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    Wily, I would never make a recommendation that would endanger anyone's safety. From personal experience I have to agree that E+Lite is limited to the amount of distance you can see but itbis adequate to navigate by. Don't forget that you a walking into daylight. Full daylight in Spain will be between 7 - 8. Which means the sun will already be rising as you start walking.


    My experience of the E+Lite includes UK camping, walking back from the pub down country lanes, winter camping in Cyprus with include early morning starts and navigating mountain paths paths at night. The only time the limitation of light was a problem was in January in China in the ancient walled city of xi'an. Having got of an early morning train and walking into the city. I was happily navigating thought the city with a map when all the street lights when out, it has to be one of the darkest places I have ever been. I could not see my hand in front of my face. I grabbed my E+Lite and map reading plus trying to identify land marks, street names was not that easy. If I was planning on walking a well defined path as the amount of light was increasing then I would use the E+lite. If I was going to navigate through an ancient Chinese city in darkness I would consider taking something else.
     
  18. Wily

    Wily Francés 2016; Portugués 2017; Inglés/Fisterra 2018

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    Hey James - I wasn't suggesting that you would endanger anyone. I, too, have walked the Camino in the early morning hours. Although one is walking into daylight, and depending on the early hour at which one leaves, it's sufficiently dark enough for me to want as much luminosity from a headlamp as possible. My comments were only based on the relatively poor reviews each product received for brightness. Your points on lightness and ease of using while still in the albergue are well taken and appreciated. In the research I did prior to the Camino, my primary concern was the amount of light it would provide me on a dark trail. I was willing to sacrific a few ounces of weight for a headlamp with a greater of lumens so as to endure the best possible vision on a dark, and possibly rocky, trail early in the morning. With so many products out there, I'd advise folks to research them carefully, just as we do with backpacks, sleeping bags, etc., so as to choose the best product to fit their needs. A Camino path in the dark might be just as precarious as an ancient Chinese city in darkness.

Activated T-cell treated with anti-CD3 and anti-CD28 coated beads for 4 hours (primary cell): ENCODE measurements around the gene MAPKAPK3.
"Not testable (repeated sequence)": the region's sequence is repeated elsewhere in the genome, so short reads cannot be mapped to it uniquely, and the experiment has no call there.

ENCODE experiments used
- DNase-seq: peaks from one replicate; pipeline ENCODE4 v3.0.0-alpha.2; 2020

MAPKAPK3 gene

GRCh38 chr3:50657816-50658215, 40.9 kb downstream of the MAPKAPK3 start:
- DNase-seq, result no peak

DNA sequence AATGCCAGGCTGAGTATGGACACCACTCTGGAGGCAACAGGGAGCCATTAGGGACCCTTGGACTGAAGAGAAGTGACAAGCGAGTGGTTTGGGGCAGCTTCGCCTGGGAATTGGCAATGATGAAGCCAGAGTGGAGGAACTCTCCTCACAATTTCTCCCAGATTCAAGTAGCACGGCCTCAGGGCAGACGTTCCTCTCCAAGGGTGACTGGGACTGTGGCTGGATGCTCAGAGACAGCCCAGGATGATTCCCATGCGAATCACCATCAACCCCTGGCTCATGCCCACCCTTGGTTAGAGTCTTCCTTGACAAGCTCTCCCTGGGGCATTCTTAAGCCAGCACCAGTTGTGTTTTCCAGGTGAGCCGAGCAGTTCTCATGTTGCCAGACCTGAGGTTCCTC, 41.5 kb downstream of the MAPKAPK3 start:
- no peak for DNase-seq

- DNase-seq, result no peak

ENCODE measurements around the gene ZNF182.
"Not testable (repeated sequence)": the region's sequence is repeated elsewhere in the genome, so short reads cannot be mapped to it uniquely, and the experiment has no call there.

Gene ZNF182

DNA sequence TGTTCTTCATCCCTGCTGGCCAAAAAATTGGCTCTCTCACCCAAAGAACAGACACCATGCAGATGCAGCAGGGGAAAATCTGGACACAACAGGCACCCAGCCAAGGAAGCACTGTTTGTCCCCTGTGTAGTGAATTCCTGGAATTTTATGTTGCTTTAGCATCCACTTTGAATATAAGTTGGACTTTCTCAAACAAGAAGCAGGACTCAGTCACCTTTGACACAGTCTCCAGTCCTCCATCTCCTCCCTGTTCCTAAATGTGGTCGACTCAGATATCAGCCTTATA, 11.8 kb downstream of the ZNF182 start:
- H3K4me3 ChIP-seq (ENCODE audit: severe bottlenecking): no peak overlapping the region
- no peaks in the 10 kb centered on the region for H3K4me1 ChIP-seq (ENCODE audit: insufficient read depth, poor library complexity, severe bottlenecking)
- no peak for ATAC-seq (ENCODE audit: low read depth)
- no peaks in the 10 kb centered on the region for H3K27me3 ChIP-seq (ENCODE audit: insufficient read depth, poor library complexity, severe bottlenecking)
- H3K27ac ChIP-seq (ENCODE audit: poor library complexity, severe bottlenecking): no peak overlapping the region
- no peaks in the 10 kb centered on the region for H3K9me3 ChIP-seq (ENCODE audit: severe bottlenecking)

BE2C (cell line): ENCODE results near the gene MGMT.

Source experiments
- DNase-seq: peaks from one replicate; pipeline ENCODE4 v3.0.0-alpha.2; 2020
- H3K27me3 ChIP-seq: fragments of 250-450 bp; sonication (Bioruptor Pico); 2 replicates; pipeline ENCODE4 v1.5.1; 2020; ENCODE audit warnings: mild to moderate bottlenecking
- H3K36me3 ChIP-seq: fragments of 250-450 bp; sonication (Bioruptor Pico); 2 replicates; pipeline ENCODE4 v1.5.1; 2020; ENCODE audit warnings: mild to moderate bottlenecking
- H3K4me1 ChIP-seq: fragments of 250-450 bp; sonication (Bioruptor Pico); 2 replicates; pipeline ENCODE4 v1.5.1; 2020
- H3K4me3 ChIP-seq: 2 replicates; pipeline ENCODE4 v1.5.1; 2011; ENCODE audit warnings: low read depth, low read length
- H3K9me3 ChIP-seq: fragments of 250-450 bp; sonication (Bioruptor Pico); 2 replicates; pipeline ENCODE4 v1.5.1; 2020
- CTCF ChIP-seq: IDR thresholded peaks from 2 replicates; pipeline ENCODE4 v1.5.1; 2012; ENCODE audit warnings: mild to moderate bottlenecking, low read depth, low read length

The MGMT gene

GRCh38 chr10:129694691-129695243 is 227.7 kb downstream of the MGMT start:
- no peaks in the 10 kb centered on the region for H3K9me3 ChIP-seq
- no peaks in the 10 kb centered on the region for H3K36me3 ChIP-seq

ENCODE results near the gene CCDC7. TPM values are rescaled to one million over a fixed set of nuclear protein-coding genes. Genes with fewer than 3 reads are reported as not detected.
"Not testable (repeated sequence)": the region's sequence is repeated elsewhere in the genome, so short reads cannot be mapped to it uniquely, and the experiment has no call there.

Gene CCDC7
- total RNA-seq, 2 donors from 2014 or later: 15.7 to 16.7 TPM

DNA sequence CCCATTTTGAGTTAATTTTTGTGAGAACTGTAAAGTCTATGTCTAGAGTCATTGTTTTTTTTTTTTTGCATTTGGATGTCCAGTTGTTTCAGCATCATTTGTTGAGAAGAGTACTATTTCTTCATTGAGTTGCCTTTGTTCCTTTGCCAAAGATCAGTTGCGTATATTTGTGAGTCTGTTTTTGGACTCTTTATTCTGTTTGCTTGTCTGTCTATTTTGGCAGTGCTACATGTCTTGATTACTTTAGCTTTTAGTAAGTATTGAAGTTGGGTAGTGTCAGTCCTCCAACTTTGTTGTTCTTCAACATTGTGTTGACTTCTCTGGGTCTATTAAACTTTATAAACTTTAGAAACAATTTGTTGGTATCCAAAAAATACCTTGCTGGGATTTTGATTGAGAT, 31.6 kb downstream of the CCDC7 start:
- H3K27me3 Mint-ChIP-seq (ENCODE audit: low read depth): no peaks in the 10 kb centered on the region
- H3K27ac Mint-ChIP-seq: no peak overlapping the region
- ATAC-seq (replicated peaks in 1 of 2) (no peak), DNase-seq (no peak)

19. James Guest

    James Guest New Member

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    Wily, sorry I didn't mean to suggest that you though that the E+Lite was dangerous to use as a navigation aid because of it low light. I do agree that the are better lights available for very little extra light. I was trying to say that I take responsibility for my actions and understand the limitations of my equipment. Having practical experience in a variety of situations using the E+Lite I have no problem recommending it to other as long as the limitations are understood by anyone who purchases it. I am sure that there will be someone on the forum who is looking for a just in case light that it would suit them fine or someone who wants to do early starts and are willing to except the compromises.